The Rise of Customer Reference Data
The digital revolution is dramatically transforming customer engagement and life sciences is no exception. According to Tech Pro Research, 70% of companies have a digital transformation strategy in place or are working on one, but research by McKinsey & Company shows that pharma is lagging behind 33 other sectors in terms of digital maturity.
The Data Leadership Forum, hosted at Veeva’s Data Research Center in Fort Washington, PA, convened some of the brightest minds in life sciences for a thoughtful debate about how to accelerate the pace of digital transformation and lay the foundation for long-term success.
Customer Data is Mission-Critical in an Evolving Industry
Increasingly HCPs are minimizing face-to-face visits with pharma reps and turning to a broader range of digital channels for information including email, video chats, and websites. Getting visibility into these interactions in a single, integrated view is critical to personalizing customer engagement and improving field effectiveness. This data is often scattered across multiple systems and teams are keen to consolidate it into a single, cohesive view of the customer.
“Having a golden record for customer demographics is critical,” said Mike Miner, executive director of sales operations at Astellas.
At the same time, as more HCPs become part of larger, integrated healthcare networks, they have less autonomy to make prescribing decisions, which are increasingly made at the organizational level. As sales teams shift to account-based selling models, they want better visibility into the relationships between HCPs and their healthcare organizations (HCOs) in order to map out effective and efficient engagement strategies.
“If I know how healthcare providers and healthcare organizations are connected, that gives our team a big competitive advantage,” said Steve Davenport, associate director of commercial data strategy and management at Biogen.
Another theme that emerged was the need to source accurate customer data as quickly as possible when launching new drug therapies. With homegrown systems, compiling this information can be slow and burdensome. As a result, many teams are opting to license the data, which allows them to reach new customers in record time.
“We replaced our in-house solution with Veeva OpenData. I am so thankful we did because we just got into a new market,” said Steve Davenport. “With Veeva OpenData, we can quickly infuse new records into our system versus trying to build that data from scratch. We can go a lot faster and it allows us the flexibility to grow.”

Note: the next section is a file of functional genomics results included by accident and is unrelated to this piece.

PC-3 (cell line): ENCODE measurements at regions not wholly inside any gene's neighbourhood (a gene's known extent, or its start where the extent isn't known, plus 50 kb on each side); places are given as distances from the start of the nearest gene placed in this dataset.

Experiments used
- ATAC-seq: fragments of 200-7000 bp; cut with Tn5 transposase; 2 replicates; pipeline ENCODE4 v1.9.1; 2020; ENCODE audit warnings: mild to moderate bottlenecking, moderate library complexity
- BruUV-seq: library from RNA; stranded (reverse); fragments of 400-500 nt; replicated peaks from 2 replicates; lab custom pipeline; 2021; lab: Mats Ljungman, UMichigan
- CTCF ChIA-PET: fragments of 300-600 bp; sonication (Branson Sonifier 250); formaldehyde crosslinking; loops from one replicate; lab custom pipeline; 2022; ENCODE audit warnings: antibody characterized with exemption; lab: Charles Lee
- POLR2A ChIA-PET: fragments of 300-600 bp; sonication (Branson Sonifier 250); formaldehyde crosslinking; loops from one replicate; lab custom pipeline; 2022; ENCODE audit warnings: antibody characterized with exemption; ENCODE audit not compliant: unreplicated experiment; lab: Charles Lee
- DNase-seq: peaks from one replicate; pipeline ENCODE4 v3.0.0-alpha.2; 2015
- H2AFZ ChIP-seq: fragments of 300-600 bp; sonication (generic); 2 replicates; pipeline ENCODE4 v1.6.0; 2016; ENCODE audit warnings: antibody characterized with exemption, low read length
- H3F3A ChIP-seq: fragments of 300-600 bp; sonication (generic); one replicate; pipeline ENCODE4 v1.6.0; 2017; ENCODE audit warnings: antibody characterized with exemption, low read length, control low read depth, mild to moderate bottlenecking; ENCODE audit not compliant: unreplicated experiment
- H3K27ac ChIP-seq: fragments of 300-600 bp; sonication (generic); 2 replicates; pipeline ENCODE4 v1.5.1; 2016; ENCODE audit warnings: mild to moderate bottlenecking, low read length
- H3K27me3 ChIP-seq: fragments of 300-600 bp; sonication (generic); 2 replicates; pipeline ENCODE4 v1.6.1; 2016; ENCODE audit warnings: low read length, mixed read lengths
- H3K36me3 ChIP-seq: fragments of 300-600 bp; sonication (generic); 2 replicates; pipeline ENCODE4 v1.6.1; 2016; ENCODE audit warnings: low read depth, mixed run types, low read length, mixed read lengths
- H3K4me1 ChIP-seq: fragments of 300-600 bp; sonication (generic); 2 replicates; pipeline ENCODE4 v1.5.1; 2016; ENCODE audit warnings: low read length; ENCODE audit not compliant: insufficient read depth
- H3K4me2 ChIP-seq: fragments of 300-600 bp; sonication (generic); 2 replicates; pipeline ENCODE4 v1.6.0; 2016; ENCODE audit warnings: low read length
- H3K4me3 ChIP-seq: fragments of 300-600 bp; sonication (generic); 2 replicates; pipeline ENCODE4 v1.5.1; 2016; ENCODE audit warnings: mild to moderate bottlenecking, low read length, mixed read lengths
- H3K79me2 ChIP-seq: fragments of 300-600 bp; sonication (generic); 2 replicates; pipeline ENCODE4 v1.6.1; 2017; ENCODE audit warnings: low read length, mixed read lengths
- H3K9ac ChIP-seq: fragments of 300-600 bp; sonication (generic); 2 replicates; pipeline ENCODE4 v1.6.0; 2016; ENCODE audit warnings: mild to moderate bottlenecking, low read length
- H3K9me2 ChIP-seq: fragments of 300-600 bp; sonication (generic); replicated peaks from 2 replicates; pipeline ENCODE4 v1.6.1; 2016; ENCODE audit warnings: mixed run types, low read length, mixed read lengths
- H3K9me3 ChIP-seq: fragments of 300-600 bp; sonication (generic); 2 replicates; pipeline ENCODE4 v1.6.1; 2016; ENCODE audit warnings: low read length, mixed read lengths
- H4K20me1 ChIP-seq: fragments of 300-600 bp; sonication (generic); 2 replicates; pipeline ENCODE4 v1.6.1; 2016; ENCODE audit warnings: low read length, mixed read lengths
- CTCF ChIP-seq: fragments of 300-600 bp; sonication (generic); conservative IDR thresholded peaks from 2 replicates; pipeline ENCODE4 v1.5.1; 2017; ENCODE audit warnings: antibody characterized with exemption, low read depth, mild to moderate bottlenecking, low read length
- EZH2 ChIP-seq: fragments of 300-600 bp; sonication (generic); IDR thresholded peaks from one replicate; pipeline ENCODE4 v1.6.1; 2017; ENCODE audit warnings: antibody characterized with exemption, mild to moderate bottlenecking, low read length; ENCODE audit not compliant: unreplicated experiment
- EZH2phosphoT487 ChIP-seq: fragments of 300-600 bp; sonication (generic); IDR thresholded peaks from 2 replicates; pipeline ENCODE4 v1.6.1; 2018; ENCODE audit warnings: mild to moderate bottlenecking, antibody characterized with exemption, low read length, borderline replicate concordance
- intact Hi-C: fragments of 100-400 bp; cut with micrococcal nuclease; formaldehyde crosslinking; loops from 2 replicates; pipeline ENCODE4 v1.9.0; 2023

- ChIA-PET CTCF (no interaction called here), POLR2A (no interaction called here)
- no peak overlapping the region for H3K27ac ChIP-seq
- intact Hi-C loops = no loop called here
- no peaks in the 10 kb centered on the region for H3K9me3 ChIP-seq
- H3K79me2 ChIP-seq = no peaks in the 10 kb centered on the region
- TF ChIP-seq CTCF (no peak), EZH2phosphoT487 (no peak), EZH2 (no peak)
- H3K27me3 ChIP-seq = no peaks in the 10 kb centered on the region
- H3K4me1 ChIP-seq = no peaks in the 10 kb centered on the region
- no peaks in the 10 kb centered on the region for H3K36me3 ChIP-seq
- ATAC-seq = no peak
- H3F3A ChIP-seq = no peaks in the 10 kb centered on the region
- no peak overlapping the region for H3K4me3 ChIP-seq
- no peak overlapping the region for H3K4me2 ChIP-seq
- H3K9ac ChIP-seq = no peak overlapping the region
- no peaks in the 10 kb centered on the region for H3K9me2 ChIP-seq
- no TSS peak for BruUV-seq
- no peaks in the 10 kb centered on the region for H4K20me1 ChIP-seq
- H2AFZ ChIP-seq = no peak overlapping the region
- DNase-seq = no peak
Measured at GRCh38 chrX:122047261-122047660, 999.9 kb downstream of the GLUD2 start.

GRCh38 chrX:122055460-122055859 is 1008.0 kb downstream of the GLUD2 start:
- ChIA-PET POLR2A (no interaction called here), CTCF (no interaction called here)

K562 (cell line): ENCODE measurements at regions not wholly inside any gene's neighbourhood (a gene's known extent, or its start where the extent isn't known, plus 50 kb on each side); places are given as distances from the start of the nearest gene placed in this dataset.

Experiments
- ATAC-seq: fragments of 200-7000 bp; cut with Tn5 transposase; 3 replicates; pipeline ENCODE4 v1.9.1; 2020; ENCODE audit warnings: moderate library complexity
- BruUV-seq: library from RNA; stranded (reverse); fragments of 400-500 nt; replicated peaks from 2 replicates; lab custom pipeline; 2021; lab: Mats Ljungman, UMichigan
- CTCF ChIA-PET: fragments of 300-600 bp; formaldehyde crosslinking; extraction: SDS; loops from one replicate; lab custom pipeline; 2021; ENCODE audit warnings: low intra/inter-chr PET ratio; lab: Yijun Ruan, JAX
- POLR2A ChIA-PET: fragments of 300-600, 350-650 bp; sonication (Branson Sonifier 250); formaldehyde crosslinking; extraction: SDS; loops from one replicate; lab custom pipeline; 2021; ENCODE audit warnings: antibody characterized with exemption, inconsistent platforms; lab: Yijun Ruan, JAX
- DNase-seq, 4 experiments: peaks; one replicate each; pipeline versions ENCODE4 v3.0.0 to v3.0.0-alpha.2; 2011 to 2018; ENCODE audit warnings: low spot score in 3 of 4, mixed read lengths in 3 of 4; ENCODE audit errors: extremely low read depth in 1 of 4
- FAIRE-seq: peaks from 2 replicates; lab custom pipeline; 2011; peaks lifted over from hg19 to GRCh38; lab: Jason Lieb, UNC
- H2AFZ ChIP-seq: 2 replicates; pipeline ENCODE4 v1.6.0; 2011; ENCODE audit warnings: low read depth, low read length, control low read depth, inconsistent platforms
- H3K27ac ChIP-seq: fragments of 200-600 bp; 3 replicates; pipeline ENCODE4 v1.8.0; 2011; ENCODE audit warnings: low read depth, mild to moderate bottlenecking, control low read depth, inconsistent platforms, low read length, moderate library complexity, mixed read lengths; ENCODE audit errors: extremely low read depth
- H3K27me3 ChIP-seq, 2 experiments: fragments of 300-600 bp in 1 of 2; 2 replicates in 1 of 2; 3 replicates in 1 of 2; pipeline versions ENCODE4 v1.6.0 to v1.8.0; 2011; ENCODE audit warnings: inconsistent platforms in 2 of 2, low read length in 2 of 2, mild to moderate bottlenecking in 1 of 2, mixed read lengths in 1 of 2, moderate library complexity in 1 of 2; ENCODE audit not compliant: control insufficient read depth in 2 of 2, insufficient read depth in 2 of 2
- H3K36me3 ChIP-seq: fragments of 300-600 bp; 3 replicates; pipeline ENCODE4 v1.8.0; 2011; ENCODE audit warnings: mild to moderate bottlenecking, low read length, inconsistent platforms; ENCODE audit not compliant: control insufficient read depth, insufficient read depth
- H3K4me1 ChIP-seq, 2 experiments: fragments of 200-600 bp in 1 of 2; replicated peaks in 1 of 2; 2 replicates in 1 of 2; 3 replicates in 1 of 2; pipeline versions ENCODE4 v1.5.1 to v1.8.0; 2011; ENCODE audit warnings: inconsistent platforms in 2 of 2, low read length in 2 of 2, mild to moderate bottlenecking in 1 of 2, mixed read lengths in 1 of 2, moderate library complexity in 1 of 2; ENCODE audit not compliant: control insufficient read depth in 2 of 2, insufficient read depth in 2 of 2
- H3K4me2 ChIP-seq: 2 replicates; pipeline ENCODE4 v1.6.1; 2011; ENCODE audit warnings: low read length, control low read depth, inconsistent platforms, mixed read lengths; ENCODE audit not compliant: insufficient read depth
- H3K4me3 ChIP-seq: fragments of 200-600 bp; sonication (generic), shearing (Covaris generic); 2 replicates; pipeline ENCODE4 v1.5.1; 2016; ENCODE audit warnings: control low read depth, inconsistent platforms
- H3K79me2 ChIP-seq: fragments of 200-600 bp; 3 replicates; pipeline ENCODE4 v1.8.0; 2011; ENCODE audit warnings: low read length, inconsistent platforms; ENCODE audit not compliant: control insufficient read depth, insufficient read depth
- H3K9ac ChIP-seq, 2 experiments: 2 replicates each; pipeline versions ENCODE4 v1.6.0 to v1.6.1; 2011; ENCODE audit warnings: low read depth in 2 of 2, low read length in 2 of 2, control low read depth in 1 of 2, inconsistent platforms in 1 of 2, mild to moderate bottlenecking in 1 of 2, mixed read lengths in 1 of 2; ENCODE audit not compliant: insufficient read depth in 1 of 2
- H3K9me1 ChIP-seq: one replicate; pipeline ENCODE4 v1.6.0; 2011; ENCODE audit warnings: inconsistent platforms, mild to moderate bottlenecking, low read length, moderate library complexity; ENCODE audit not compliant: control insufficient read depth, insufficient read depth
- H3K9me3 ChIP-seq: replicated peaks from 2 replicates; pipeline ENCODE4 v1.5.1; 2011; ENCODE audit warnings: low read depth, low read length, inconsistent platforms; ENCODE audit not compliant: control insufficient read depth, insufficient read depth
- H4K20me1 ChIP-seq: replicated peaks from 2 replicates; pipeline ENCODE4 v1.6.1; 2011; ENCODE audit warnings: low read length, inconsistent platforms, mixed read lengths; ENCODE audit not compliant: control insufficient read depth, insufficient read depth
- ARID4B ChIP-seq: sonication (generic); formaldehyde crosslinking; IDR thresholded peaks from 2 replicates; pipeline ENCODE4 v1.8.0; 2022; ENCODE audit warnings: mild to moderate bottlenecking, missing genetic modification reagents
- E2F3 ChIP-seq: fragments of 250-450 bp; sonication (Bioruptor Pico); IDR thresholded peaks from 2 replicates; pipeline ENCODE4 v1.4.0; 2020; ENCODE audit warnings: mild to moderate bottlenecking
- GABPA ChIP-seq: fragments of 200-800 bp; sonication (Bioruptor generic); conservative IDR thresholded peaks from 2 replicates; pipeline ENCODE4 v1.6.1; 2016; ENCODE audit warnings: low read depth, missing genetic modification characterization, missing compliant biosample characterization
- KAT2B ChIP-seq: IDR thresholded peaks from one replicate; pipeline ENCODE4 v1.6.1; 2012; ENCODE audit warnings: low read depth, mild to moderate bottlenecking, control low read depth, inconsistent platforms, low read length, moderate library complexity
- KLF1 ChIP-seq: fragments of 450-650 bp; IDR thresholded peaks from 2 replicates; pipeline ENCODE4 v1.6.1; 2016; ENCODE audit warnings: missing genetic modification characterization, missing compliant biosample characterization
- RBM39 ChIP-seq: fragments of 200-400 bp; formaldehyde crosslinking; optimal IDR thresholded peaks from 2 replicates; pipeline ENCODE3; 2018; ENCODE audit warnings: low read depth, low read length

Quality is Essential for Digital Transformation and AI
As patients and HCPs turn more to digital channels to evaluate drug therapies, pharma companies are striving to design intelligent customer journeys fueled in part by predictive analytics and AI. For this to become a reality, the right data governance structure must be in place to integrate and analyze vast amounts of data from across multiple systems.
“We have a rich abundance of data,” said Bryan Timer. “The c-suite sees the promise of AI and wants new tech and messaging quickly but doesn’t always understand the data infrastructure needed to make it happen.”
To overcome the inertia that often hinders innovation, many pharma companies are spinning up dedicated teams to pilot and test new programs. When programs are successful, the company can invest more to scale.
“We have a dedicated customer engagement team that uses AI and machine learning,” said Christine McDonough, director of data governance at Astellas Pharma. “Our job in data governance is to provide them with the data sets they need to drive innovation.”
Early findings show that for AI to become a reality, the right data foundation must be in place and the data itself must be accurate, timely, and standardized.
“Bad data is amplified in machine learning and AI,” said Steve Davenport. “The first thing we’ve learned is the importance of having outstanding data to base your machine learning on.”
Maintaining data quality is an ongoing challenge for the majority of teams. According to the Veeva 2018 Customer Reference Data Survey, two-thirds of pharma companies are dissatisfied with the quality of their customer reference data and 71% have quality improvement initiatives underway, placing emphasis on delivering clean, complete, consistent information the entire company can leverage.
“When it comes to data quality, perception matters,” said Steven Davenport. “Do people believe in your data and make big, tough decisions based on it? That is the ultimate measure of quality and value.
New Leadership Roles Are Emerging
“As an industry, we don’t like to change,” said Bryan Timer, director of data analytics and transparency at Merck. “To meet the challenges of tomorrow we have to innovate and change our ways.”
“Driving change requires executive sponsorship,” said Steve Davenport.
Increasingly, that executive sponsorship is coming from chief data officers (CDOs), who are focused on building data-driven cultures, breaking down silos, mandating the proper use of data, and harnessing it into actionable insights that provide a competitive edge in the market.
According to McKinsey, 20% of the top pharma companies have hired a chief digital officer versus two-thirds of similarly-sized companies in other regulated industries such as banking, finance, and insurance. This gap is reflective of the “wait and see” attitude that is commonplace in the pharma industry, but nevertheless, it’s imperative for organizations who want to succeed to take bold action today.
Across the board, these leaders say to be best positioned for success, teams need embrace innovation, keep up with the rapid pace of change, and stay informed on best practices.
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